- Rub your oil all over the Dutch oven. I use my hands to do this so gloves might be an idea. You could also use rags or paper towels.
- Put your Dutch oven upside down in the oven for an hour or until all smoking has stopped. The lid can be placed on a higher rack. Be sure to have a lined cookie tray underneath to catch the excess oil.
- Take the Dutch oven out and leave to cool until it’s safe to touch. This should be around 20 minutes.
- Repeat this process at least 3 times and preferably until the Dutch oven has a deep, dark, almost shiny color to it. There should be no stickiness to the touch, if there is then repeat the process with less oil at stage 4.
This should safely take you through the seasoning process and with this done your Dutch oven should be wholly non-stick and a breeze to wash after every use.
By cooking fatty foods in your Dutch oven you are essentially naturally topping up your seasoning so shallow frying a piece of fish or making lashes of bacon for everyone is genuinely encouraged which is definitely good for me. Conversely, acidic foods will be fine in your Dutch oven but if used regularly they will start to strip away your seasoning so it is always an idea to make mental notes of what is actually going into your pot.
What Size Dutch Oven Should I Buy?
This is a question often asked by prospective buyers. The simple answer is that you should always buy a Dutch oven that best suits your needs. Price is obviously a factor but that is not such an issue when considering camping Dutch ovens – the vast majority can be picked up for under $100.
So the next thing you should probably consider is what you want to cook and how many people you envisage cooking for. Dutch ovens are ideal for cooking stews, soups and casseroles etcetera where shallower dishes shouldn’t be much of a hindrance. For slow cooking big chunks of meat however you should look to invest in a large Dutch oven that has some depth to it.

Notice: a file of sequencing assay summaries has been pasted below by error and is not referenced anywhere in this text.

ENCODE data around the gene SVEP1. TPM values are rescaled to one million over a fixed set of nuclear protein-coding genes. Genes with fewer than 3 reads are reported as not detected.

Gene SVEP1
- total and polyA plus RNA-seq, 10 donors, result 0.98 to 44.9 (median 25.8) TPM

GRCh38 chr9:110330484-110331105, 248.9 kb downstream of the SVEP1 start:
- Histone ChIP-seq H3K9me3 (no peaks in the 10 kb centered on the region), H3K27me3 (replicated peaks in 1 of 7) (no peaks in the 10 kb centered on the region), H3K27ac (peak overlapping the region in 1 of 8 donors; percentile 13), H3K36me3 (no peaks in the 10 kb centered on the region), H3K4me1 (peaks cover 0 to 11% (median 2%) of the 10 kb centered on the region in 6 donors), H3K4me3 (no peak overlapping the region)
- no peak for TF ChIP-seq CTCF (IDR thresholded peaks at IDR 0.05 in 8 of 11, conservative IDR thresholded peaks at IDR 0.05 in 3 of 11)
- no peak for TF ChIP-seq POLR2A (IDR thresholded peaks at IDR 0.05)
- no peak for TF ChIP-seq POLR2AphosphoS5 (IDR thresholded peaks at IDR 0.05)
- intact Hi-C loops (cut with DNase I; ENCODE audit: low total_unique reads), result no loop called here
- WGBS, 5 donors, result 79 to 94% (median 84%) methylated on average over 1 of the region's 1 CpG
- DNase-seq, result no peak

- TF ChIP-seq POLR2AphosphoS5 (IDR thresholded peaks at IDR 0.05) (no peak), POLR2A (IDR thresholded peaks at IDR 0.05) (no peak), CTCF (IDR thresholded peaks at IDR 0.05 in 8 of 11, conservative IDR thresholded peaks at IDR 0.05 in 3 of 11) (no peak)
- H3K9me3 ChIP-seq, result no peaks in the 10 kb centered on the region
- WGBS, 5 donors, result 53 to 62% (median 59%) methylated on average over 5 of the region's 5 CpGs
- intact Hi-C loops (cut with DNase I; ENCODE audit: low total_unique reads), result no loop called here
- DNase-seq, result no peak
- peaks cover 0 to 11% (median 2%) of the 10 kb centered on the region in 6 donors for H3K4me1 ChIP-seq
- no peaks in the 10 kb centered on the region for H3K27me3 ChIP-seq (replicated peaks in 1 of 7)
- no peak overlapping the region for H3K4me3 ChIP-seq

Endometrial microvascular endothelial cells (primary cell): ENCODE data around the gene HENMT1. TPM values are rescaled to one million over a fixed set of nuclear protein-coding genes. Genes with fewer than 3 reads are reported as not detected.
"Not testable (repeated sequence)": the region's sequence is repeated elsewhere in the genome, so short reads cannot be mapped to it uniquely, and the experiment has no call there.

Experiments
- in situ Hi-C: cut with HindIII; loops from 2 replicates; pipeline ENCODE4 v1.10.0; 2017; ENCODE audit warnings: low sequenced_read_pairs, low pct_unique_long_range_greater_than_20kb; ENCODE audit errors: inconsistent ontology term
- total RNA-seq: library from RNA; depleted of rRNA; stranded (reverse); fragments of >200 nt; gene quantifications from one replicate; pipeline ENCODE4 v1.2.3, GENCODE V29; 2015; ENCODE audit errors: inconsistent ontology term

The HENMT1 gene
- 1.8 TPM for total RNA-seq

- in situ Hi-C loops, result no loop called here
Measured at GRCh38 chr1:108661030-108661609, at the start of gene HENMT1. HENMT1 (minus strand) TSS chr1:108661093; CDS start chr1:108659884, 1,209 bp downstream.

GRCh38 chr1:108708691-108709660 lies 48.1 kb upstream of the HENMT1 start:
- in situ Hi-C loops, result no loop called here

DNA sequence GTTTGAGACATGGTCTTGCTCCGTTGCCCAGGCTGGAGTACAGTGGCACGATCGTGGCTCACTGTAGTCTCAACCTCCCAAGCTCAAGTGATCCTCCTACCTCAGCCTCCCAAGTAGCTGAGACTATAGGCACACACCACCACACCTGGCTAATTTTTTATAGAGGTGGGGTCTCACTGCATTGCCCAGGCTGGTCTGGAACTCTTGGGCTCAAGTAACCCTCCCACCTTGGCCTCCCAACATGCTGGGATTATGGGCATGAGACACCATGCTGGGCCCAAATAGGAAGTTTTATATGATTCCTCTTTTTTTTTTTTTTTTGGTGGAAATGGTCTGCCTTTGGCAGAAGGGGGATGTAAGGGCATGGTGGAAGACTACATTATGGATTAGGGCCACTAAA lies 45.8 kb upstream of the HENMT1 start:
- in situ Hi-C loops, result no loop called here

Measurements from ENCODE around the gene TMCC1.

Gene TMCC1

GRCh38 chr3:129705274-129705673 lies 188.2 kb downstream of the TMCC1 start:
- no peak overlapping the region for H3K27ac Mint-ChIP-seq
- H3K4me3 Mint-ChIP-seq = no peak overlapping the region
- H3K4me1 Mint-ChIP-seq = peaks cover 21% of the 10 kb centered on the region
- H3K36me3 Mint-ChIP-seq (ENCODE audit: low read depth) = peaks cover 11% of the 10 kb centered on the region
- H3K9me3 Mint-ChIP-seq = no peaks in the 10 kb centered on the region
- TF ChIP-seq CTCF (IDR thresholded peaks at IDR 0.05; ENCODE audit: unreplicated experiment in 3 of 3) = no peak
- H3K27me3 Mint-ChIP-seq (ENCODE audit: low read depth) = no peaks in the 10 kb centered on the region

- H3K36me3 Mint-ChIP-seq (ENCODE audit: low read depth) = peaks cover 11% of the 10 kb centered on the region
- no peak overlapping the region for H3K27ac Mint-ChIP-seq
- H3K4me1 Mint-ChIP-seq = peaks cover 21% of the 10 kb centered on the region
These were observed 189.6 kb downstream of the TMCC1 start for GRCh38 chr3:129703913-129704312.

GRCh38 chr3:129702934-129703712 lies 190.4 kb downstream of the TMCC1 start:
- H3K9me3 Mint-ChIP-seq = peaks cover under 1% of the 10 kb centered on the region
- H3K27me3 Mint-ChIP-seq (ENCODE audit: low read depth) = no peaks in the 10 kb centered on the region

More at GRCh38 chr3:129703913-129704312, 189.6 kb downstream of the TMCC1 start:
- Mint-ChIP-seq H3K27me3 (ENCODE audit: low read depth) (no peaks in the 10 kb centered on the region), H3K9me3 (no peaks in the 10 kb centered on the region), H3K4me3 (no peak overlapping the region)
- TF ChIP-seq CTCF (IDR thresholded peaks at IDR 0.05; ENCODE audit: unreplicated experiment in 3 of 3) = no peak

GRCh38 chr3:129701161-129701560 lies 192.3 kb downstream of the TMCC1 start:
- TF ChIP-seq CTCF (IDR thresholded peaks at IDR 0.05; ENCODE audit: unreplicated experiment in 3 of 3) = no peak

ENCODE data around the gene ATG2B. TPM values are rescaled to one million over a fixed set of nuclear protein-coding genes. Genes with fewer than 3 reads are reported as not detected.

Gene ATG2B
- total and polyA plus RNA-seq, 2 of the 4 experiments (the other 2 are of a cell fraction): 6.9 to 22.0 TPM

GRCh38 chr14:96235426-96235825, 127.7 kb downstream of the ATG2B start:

The image below shows rough guestimates of the kind of sizings you can typically expect from your camping Dutch oven and how many mouths you could realistically feed. This is based on standard sized meals, however it should not be taken as gospel as every meal and indeed guest consumption will invariably differ.
What to Look for When Buying a Dutch Oven
There are many things that can detract from the quality of your Dutch oven so knowing what to look for before your purchase can save you a lot of time, money and hassle in the long run.
Lids – Make sure the lids are tight fitting and sit flush on the oven. The huge benefit of owning a Dutch oven is that they distribute and retain heat super efficiently. If the lid has somehow warped or has been cast with structural defects then you will ultimately lose heat, moisture and bags of flavor from your meal of choice.
Walls – Check that there are no dents in the walls on your Dutch oven both inside and out. Also make sure that there is no serious deviation in the thickness of the walls. Both these situations can lead to uneven heat distribution that may cause hotspots. This will lead to all kinds of problems but mainly it may lead to burnt food and debris that is difficult to clean.